Skip to main content

Economic Commentary – Recession Worries

Federal Reserve Inflation Rate

Quick Summary

We start with the acknowledgement that multiple commentators are predicting a recession, and multiple sources – sometimes the same ones – are predicting a significant further drop in the stock market. .

Recessions do not just “come along” out of some sense of a predestined business cycle; they have real and specific causes.

Recessions are sustained periods of reductions in economic output across the economy, not just in a handful of industries. The reduction in output means decreases in profits, which is the key determinant of stock market values over time.

Profits are determined by several key elements, and recessions occur because one or more of these elements is hurt.

As 2022 began, we were still recovering from the recession which was caused by the Covid lockdowns. The stock market reflected that reality and was up significantly. As we write this commentary, however, the broad stock market is down roughly 18% from the previous high, and recession fears have risen.

But while recessions cause stock market drops, stock market drops don’t always mean there’s a recession. We have to look at those elements and contributing factors mentioned above to see whether we’re in, or approaching, a recession.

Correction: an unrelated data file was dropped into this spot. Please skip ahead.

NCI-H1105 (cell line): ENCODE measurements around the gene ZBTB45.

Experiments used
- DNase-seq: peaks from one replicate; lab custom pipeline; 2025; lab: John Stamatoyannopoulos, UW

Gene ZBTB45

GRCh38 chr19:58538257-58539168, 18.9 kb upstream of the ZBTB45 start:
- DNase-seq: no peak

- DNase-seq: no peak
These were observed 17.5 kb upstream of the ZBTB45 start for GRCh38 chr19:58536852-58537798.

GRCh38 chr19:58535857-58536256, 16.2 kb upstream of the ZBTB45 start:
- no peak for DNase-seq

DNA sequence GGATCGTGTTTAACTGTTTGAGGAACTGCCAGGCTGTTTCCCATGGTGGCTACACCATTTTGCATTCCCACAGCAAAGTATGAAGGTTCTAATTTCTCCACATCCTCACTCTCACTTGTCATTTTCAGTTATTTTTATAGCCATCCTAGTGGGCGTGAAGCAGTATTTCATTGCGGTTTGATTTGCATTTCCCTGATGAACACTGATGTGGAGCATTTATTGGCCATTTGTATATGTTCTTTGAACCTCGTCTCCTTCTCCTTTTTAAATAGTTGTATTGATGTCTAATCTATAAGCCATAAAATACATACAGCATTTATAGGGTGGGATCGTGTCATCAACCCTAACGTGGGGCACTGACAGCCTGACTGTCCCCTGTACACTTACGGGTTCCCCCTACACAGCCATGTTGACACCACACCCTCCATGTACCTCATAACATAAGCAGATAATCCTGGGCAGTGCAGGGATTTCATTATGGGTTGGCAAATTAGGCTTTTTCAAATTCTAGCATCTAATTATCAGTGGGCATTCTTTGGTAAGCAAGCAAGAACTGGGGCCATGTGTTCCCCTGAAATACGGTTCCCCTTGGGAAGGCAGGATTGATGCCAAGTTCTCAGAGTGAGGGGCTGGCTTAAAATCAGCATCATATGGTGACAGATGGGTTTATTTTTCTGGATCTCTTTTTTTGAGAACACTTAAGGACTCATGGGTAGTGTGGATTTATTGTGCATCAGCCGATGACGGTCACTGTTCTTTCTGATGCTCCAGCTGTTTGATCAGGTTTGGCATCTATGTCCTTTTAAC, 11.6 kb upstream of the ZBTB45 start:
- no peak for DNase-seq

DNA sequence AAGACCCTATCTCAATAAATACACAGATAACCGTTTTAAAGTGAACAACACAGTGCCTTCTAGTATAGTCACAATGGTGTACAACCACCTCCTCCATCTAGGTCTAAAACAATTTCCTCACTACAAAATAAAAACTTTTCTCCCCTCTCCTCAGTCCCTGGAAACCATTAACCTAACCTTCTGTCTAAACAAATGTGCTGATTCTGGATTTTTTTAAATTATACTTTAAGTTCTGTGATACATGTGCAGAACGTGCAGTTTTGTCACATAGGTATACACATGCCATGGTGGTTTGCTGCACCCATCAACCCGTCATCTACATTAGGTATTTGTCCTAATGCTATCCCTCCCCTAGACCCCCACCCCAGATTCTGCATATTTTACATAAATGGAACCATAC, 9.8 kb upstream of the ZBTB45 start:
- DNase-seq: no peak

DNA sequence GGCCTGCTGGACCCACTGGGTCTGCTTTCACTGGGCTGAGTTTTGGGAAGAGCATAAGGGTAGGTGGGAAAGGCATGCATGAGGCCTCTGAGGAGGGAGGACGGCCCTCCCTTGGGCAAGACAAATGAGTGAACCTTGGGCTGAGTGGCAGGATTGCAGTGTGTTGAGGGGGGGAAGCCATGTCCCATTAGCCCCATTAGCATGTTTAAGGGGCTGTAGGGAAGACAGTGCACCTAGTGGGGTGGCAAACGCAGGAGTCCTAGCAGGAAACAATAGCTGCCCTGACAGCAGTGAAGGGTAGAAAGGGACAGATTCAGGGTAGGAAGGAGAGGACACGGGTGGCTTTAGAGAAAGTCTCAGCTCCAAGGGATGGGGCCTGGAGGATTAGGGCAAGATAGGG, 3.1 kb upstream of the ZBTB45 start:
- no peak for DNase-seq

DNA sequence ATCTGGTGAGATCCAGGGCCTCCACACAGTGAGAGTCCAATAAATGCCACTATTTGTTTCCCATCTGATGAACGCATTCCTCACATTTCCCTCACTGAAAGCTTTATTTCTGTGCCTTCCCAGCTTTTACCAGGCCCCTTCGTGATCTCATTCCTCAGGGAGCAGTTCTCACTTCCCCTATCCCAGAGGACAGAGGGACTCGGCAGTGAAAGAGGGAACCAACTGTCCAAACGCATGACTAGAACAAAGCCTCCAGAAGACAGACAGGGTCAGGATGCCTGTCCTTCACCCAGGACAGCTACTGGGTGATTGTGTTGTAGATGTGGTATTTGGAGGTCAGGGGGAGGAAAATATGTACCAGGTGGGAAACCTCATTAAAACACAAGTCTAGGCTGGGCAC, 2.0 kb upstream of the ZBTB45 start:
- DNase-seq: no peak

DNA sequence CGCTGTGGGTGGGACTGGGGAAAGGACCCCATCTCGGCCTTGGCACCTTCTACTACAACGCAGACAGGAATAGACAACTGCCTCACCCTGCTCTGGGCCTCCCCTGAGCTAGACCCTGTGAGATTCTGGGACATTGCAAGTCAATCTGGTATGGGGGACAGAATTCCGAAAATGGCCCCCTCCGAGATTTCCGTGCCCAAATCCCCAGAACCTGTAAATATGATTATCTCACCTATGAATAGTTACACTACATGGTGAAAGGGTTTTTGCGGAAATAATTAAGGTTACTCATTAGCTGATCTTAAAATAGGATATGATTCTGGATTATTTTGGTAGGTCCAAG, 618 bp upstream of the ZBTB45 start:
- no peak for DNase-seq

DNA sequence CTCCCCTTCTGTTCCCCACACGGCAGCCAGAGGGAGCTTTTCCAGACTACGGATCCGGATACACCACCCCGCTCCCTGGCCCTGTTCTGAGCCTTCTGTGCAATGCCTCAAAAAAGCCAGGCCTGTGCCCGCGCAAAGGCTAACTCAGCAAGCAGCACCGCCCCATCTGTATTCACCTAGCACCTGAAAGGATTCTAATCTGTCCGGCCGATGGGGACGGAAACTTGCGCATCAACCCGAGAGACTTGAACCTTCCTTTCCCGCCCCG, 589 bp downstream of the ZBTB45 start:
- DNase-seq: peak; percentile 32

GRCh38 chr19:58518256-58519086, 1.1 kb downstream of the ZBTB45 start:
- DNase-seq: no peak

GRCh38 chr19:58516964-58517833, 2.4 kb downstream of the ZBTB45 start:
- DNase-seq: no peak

None of the key indicators are signaling recession. The manufacturing index, new orders for durable goods, non-farm payrolls, personal income and corporate earnings reports to date are all solidly positive.

Real GDP (after inflation) is down in the first quarter, but only because inflation rose faster than GDP. GDP rose 6.5% in the first quarter, and is up 10.6% from one year ago.

So, why is the broad market down significantly? The simple answer is uncertainty on how the Fed is going to handle inflation.

One of the Fed’s primary tools is its control over short-term interest rates, and if the Fed gets it right, managers and investors can plan for the future without an imminent recession.

The stock market’s drop is being driven by uncertainty and lack of confidence, not by an imminent recession. Accordingly, we believe the market is more likely to “correct” upwards than downwards in the weeks ahead.

This leaves inflation as the biggest real worry, and how the Fed deals with it will tell us where the economy is heading. Yes, the Fed could cause a recession but we doubt they will. It is much more likely that inflation will continue at least through year-end, but there is no need nor logic to suggest a recession this year.